Ron Savage


MarpaX::Demo::JSONParser - A JSON parser with a choice of grammars


        #!/usr/bin/env perl

        use strict;
        use warnings;

        use File::ShareDir;

        use MarpaX::Demo::JSONParser;

        use Try::Tiny;

        my($app_name) = 'MarpaX-Demo-JSONParser';
        my($bnf_name) = 'json.1.bnf'; # Or 'json.2.bnf'. See scripts/ below.
        my($bnf_file) = File::ShareDir::dist_file($app_name, $bnf_name);
        my($string)   = '{"test":"1.25e4"}';


        # Use try to catch die.

                $message = '';
                $result  = MarpaX::Demo::JSONParser -> new(bnf_file => $bnf_file) -> parse($string);
                $message = $_;
                $result  = 0;

        print $result ? "Result: test => $$result{test}. Expect: 1.25e4. \n" : "Parse failed. $message";

This script ships as scripts/

You can test failure by deleting the '{' character in line 17 of and re-running it.

See also t/basic.tests.t for more sample code.


MarpaX::Demo::JSONParser demonstrates 2 grammars for parsing JSON.

Only 1 grammar is loaded per run, as specified by the bnf_file option to new().

See t/basic.tests.t for sample code.


Install MarpaX::Demo::JSONParser as you would for any Perl module:


        cpanm MarpaX::Demo::JSONParser

or run:

        sudo cpan MarpaX::Demo::JSONParser

or unpack the distro, and then either:

        perl Build.PL
        ./Build test
        sudo ./Build install


        perl Makefile.PL
        make (or dmake or nmake)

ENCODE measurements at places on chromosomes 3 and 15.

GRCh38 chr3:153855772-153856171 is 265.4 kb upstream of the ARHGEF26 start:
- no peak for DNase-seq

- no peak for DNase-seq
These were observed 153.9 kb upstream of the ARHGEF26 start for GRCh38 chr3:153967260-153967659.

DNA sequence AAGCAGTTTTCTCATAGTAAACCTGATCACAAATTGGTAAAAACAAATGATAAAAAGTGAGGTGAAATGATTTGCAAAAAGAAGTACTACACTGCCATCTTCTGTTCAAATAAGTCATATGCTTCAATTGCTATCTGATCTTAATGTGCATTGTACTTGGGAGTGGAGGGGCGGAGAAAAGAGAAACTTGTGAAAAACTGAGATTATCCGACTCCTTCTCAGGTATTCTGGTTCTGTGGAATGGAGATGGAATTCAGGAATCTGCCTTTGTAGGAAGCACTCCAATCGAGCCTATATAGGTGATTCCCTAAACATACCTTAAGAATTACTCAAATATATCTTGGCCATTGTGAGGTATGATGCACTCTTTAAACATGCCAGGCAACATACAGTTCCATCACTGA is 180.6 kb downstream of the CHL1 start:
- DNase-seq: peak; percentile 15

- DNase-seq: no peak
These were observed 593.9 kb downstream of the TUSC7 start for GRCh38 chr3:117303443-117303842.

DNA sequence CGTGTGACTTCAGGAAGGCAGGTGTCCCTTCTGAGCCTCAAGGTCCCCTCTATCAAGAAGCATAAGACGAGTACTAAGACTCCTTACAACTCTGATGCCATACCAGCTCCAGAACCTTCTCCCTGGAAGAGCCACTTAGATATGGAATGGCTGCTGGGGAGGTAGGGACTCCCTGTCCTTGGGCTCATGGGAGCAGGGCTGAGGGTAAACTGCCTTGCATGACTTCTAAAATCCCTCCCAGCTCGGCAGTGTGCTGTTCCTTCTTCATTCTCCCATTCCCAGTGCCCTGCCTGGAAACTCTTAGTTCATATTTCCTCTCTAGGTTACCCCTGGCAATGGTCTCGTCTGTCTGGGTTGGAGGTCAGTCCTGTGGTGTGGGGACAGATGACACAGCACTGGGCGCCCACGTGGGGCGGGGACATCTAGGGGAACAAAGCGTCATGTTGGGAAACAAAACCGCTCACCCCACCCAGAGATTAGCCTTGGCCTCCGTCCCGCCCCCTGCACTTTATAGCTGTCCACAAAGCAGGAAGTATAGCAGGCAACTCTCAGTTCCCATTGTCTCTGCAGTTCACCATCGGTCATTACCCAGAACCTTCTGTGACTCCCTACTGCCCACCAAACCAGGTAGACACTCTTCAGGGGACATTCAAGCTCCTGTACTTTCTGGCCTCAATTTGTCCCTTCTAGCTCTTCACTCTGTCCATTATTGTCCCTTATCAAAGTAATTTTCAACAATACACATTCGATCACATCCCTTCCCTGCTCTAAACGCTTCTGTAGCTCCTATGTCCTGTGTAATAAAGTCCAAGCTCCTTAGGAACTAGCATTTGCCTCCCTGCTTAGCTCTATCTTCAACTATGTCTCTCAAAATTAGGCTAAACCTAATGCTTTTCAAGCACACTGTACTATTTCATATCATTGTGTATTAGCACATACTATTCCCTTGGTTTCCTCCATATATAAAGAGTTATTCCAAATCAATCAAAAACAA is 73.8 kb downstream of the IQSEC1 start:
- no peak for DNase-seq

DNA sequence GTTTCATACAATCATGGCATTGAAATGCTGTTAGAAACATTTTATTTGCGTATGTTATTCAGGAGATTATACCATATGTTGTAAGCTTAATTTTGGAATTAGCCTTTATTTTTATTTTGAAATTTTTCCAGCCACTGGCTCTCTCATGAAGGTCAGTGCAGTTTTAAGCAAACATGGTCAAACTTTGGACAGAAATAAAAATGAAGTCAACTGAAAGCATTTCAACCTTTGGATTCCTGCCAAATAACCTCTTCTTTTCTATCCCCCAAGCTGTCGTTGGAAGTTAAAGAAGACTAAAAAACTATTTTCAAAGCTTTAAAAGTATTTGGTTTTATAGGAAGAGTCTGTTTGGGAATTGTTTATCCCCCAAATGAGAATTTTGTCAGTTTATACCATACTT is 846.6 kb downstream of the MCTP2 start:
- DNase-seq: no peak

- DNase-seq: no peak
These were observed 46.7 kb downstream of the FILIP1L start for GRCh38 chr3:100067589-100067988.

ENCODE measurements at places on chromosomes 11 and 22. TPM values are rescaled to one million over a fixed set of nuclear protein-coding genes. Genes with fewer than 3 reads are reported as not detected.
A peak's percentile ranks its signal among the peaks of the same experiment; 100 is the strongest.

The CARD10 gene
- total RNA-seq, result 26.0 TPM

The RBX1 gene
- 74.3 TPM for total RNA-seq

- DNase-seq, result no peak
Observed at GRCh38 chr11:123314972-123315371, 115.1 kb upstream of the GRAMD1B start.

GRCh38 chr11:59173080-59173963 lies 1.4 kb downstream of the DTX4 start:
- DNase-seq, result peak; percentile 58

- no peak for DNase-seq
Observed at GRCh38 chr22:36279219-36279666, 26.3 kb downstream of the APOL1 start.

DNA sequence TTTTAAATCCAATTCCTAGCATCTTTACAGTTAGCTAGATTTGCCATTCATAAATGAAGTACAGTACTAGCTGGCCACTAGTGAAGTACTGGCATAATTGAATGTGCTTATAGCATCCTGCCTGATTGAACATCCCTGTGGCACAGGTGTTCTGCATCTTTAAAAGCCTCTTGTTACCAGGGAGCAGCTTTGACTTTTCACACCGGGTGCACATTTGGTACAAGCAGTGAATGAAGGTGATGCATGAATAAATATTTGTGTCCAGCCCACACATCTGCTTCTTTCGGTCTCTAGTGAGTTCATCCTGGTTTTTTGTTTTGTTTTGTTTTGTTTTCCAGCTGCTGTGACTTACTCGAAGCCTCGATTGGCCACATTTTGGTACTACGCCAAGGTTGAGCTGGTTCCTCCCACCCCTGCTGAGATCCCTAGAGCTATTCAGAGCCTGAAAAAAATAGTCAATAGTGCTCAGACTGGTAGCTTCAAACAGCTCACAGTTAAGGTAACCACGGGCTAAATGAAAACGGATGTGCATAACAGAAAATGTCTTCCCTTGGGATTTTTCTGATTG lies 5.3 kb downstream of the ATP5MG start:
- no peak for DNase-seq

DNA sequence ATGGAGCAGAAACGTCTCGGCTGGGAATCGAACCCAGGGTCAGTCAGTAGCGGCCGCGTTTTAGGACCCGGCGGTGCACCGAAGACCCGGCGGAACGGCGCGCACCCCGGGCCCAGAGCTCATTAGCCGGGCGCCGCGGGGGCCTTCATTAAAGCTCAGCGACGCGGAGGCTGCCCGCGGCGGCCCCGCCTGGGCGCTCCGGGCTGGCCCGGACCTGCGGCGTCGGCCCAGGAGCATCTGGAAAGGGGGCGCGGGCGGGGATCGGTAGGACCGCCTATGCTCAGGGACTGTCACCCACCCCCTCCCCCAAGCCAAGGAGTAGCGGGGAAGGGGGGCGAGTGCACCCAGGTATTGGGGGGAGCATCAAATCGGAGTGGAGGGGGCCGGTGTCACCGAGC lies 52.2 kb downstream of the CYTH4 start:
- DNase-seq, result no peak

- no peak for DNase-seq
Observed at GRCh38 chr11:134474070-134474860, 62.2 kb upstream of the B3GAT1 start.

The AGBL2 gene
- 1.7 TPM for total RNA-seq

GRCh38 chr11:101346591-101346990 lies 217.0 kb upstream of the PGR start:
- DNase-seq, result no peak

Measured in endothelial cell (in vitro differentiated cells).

make test
        make install

Constructor and Initialization

new() is called as my($parser) = MarpaX::Demo::JSONParser -> new(k1 => v1, k2 => v2, ...).

It returns a new object of type MarpaX::Demo::JSONParser.

Key-value pairs accepted in the parameter list (see corresponding methods for details [e.g. bnf_file([$string])]):

o bnf_file aUserGrammarFileName

Specify the name of the file containing your Marpa::R2-style grammar.

See data/json.1.bnf, data/json.2.bnf and data/json.3.bnf for the cases handled by the code.

This option is mandatory.

Default: ''.



Parses the given $string using the grammar whose file name was provided by the bnf_file option to new().

Dies if the parse fails, or returns the result of the parse if it succeeded.

Files Shipped with this Module

Data Files

These JSON grammars are discussed in the "FAQ" below.

o share/json.1.bnf

This JSON grammar was devised by Peter Stuifzand.

o share/json.2.bnf

This JSON grammar was devised by Jeffrey Kegler.

o share/json.3.bnf

This JSON grammar was devised by Jeffrey Kegler.


o scripts/

This program is exactly what is displayed in the "Synopsis" above.

Before installation of this module, run it with:

        shell> perl -Ilib scripts/

And after installation, just use:

        shell> perl scripts/
o scripts/

After installation of the module, run it with:

        shell> perl scripts/ (Defaults to json.1.bnf)
        shell> perl scripts/ json.1.bnf

Or use json.2.bnf or json.2.bnf.

It will print the name of the path to given grammar file.


Where are the grammar files actually installed?

They are not installed (when the source code is) under V 1.00.